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Breast Size Studied As Cancer Risk

The difference in the size of a woman's right and left breast may help predict her risk for developing breast cancer.

Few women have perfectly symmetrical breasts, but the intriguing early research from the U.K. suggests that larger difference in size is an independent risk factor for the disease.

In a study published Monday in the journal Breast Cancer Research, researchers reported that each 3.38-ounce increase in breast asymmetry, as measured by mammography, predicted a 50 percent increase in breast cancer risk.

The average breast size of the 504 women in the study was 16.9 ounces, and the average asymmetry was 1.7 ounces to 2.03 ounces, says Diane Scutt, Ph.D., one of the study researchers.

Only one woman in the study had breasts that were exactly symmetrical.

"This early work is very encouraging," Scutt tells WebMD. "It certainly suggests that breast asymmetry could be a good independent predictor of breast cancer risk."

Balanced Evidence

Scutt and colleagues studied mammograms from 252 women who were free of breast cancer at the time of breast imaging but who developed the disease later on. An equal number of women with normal mammograms from women who did not develop breast cancer were also examined.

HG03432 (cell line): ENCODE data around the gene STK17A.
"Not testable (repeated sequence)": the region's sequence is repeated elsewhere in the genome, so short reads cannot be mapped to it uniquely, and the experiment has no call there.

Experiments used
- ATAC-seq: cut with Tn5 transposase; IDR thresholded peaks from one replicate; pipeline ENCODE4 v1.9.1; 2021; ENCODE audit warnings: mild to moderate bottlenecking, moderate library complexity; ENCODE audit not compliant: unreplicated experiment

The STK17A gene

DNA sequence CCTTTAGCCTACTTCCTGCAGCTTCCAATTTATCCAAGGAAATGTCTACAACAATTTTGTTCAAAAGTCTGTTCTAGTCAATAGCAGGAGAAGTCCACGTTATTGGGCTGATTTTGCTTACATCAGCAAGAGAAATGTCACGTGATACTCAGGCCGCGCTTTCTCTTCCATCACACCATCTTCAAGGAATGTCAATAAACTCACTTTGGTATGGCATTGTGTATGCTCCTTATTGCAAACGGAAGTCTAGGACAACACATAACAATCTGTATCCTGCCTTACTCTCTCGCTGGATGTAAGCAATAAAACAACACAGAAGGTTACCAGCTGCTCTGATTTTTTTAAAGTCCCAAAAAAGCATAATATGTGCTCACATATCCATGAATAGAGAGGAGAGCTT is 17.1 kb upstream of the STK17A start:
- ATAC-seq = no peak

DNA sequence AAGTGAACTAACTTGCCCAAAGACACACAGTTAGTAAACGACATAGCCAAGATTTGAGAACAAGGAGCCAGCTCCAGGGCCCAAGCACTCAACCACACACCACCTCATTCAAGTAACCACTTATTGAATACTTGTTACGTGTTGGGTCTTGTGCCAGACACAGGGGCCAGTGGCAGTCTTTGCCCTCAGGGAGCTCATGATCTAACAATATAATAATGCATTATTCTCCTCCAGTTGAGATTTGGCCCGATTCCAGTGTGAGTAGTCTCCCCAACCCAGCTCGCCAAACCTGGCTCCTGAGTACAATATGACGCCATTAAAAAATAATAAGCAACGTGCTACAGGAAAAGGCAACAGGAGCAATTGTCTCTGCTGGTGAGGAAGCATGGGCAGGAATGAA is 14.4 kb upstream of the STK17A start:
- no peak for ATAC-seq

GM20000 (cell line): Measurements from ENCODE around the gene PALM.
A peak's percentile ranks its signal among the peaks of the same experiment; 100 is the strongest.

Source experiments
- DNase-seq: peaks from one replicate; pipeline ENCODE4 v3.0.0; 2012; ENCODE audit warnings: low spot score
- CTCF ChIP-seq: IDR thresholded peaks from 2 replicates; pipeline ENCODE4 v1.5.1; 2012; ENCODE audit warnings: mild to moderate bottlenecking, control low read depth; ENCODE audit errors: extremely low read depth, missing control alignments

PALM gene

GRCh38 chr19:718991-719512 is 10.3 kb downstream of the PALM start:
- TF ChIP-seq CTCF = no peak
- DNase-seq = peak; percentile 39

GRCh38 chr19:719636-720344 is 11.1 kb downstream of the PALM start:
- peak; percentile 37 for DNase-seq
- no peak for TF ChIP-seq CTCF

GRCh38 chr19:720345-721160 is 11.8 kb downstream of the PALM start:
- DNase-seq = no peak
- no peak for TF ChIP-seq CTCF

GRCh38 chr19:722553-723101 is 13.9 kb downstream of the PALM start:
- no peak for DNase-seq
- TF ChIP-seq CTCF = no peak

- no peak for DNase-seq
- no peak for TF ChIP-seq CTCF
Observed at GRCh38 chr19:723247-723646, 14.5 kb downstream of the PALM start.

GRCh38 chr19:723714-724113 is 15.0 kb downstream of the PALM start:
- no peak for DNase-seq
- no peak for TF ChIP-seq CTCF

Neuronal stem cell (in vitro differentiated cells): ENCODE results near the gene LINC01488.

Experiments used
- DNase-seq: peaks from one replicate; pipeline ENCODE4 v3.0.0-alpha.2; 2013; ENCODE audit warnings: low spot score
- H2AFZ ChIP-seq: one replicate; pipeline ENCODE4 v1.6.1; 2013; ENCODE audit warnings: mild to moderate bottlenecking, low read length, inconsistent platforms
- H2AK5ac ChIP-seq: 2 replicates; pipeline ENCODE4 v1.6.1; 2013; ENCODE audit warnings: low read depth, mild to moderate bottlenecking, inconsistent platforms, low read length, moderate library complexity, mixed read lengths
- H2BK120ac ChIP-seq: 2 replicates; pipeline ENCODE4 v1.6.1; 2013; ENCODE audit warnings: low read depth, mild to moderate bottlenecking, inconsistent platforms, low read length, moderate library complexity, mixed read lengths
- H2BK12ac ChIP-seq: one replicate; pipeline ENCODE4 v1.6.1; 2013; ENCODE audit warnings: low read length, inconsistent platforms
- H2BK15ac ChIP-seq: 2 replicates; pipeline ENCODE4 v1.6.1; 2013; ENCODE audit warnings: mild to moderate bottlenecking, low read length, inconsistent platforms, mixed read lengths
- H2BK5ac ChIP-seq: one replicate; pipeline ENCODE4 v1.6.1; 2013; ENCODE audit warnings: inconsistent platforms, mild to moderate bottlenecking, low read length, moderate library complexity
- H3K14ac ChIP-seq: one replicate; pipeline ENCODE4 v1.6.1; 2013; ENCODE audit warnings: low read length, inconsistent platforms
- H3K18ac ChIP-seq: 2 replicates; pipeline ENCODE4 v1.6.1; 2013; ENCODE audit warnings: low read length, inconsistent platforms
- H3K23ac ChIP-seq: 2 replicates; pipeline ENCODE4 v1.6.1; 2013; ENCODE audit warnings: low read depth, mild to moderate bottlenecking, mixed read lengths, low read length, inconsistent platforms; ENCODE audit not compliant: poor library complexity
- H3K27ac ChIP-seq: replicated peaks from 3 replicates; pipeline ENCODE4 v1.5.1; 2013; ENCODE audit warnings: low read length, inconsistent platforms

The finding that women who later developed breast cancer had more asymmetry than those who did not is consistent with previous studies by the same researchers comparing mammograms from breast cancer patients and nonpatients.

The researchers hope to confirm the findings by examining mammograms from 13,000 women who were free of breast cancer when they entered a study on menopause 25 years ago. Differences in breast size will be compared between women who later developed breast cancer and those who did not.

Even if those findings suggest a strong link between breast asymmetry and breast cancer, Scutt says it is just one of many traits that influence breast cancer risk.

More Study Needed

If breast asymmetry is a factor in risk, then estrogen may explain why.

"Our previous work seems to indicate that estrogen plays a part in asymmetry," Scutt says, "But the short answer is that we need to do more work to figure this out."

American Cancer Society spokesman Len Lichtenfeld, M.D., FACP, agrees. He adds that it isn't likely that breast asymmetry will be used to predict breast cancer risk anytime soon.

"We have identified a variety of characteristics that are known to influence risk," he tells WebMD. "Family history, a woman's age, her reproductive history, and other factors play a role. These new findings are interesting, but they are very preliminary."

SOURCES: Scutt, D. Breast Cancer Research, March 20, 2006; Vol. 8: online edition. Diane Scutt, Ph.D., director, research in health sciences,
division of medical imaging, University of Liverpool, Liverpool, England. Len Lichtenfeld, M.D., FACP, deputy chief medical officer, American Cancer Society.
By Salynn Boyles
Reviewed by Louise Chang, M.D.
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